Winter Allergies and How to Manage Them

Weather is a common allergy trigger—so it’s no surprise that winter allergies are typical as it gets colder outside. And allergies in the chillier months are often slightly different than they are other times of the year.

If you notice an increase in itchy and watery eyes and nose, sneezing, wheezing or other allergy-type symptoms during winter, here are some ideas for minimizing or avoiding triggers.

Everyday Signs of Indoor Winter Allergies

Most people don’t have to worry about outdoor allergies as much in the wintertime, since pollen counts are low. However, we spend more time in our homes when it’s cold outside—which increases the amount of winter allergies indoors.

Common indoor allergens that can trigger symptoms during the winter months include:

Pet Dander

Dander is tiny particles of dead skin flakes that shed from animals—including pets in the home. In some people, pet dander can trigger winter allergies, especially if you’re spending more time indoors with them.


Mold can be especially prevalent in damp areas of the home, such as bathrooms and basements. Mold spores are pretty much everywhere, but they can cause extra grief for people with allergies. Itching, congestion and sneezing are some common mold allergy symptoms.

Your furnace can kick mold out into the air of your home too, increasing exposure.

Dust Mites

According to the Allergy and Asthma Foundation of America, dust mites could be the most common year-round allergy trigger. Dust mites are tiny bugs commonly found in the carpeting, bedding and furniture of most homes.

Drier Indoor Environments

When the heater is turned up, the home air gets drier. This can lead to dry skin, dry noses and subsequent nosebleeds—which can further irritate winter allergies.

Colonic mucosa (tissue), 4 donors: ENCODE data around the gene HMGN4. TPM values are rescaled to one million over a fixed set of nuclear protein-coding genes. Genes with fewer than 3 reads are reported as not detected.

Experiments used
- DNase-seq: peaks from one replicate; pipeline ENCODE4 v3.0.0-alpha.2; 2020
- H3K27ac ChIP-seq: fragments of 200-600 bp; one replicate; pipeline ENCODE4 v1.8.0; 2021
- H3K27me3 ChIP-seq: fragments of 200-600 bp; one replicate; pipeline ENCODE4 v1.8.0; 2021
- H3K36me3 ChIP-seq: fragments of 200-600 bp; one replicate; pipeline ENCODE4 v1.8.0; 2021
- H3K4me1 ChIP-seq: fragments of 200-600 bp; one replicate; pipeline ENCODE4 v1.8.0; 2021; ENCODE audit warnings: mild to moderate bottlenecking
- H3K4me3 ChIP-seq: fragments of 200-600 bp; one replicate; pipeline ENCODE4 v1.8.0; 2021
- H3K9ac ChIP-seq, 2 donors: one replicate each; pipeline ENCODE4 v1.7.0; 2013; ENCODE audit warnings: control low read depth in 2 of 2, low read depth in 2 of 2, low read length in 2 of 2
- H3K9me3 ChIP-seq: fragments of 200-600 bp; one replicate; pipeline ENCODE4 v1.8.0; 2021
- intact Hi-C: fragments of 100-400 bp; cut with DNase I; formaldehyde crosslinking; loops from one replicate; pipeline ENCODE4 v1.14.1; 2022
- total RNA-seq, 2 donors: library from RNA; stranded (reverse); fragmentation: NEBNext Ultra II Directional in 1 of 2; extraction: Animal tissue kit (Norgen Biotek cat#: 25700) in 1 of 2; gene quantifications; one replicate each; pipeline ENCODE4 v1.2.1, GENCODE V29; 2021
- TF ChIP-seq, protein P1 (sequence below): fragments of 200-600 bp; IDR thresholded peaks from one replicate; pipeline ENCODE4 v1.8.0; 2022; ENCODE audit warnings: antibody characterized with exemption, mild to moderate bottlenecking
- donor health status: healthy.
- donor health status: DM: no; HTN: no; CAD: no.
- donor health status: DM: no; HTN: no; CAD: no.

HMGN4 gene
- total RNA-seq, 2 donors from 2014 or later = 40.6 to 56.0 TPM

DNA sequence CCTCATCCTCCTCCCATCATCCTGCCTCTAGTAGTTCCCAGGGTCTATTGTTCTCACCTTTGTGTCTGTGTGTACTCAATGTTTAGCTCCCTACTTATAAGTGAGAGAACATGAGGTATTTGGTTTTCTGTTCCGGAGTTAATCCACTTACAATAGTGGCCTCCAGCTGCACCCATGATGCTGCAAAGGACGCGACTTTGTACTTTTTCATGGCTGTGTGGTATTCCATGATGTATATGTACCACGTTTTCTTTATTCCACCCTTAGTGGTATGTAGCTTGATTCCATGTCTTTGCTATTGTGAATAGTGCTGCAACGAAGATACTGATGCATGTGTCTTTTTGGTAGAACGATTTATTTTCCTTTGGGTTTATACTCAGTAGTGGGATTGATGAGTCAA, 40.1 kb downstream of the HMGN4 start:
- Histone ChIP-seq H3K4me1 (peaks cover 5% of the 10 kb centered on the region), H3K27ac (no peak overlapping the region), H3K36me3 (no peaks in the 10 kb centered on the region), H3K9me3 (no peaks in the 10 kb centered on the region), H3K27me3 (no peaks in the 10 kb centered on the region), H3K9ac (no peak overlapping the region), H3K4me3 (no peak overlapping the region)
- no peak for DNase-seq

Tips to Fight Winter Allergy Symptoms

Now that we know some common reasons for winter allergies, what can be done about them? While you probably can’t get rid of them completely, you can make some changes to reduce your exposure to triggers. Here are some things to try:

  • Clean your house often: Vacuum, dust and keep your living environment clean as often as possible. A vacuum with a HEPA (high-efficiency particulate air) filter can especially help.
  • Wash your sheets in hot water: This can kill dust mites and reduce their symptoms. You can also use hypoallergenic pillow and mattress cases to trap the mites.
  • Choose an artificial Christmas tree: Real trees are nice, but they can come with mold and irritating chemicals on them. Consider a pretty artificial tree instead.
  • Dust off holiday ornaments before hanging them up, and choose plastic or glass over fabric to reduce dust collection.
  • Bathe your pets: Once a week is ideal, but not more frequently than that. This will reduce dander. And although it’s hard for most people (since we all know our pets really rule the home), keeping pets out of the bedroom at night can help reduce allergy symptoms.
  • Use a humidifier: If dryness in the air is exacerbating winter allergies, a humidifier can help. Just keep in mind that dust mites and mold are particularly prevalent in warm and humid environments, so try to keep your home below 50 perfect humidity.
  • Use saline nose rinses: Rinsing can reduce your risk of getting a secondary viral infection from dry or bleeding nasal passages due to allergies.
  • Keep food well-sealed: Crumbs and poorly packaged food can attract cockroaches, which leave droppings that contribute to some allergies. Always pack up leftovers and sweep often to reduce stray food crumbs.

Also, be sure to take care of yourself during the winter months so your body can fight for you. Eat well, incorporate vitamins and supplements as needed, exercise, and practice self-care daily for stress relief.

The Bottom Line

If you’ve tried all of the above and still deal with winter allergies, it’s probably not your fault. Exposure to workplaces and other public areas with allergens can also cause symptoms, so you likely can’t avoid them completely until the season is over.

Speak with your doctor if you’re concerned, take care of your body, and keep your environment as clean as you can. And enjoy your winter holidays!



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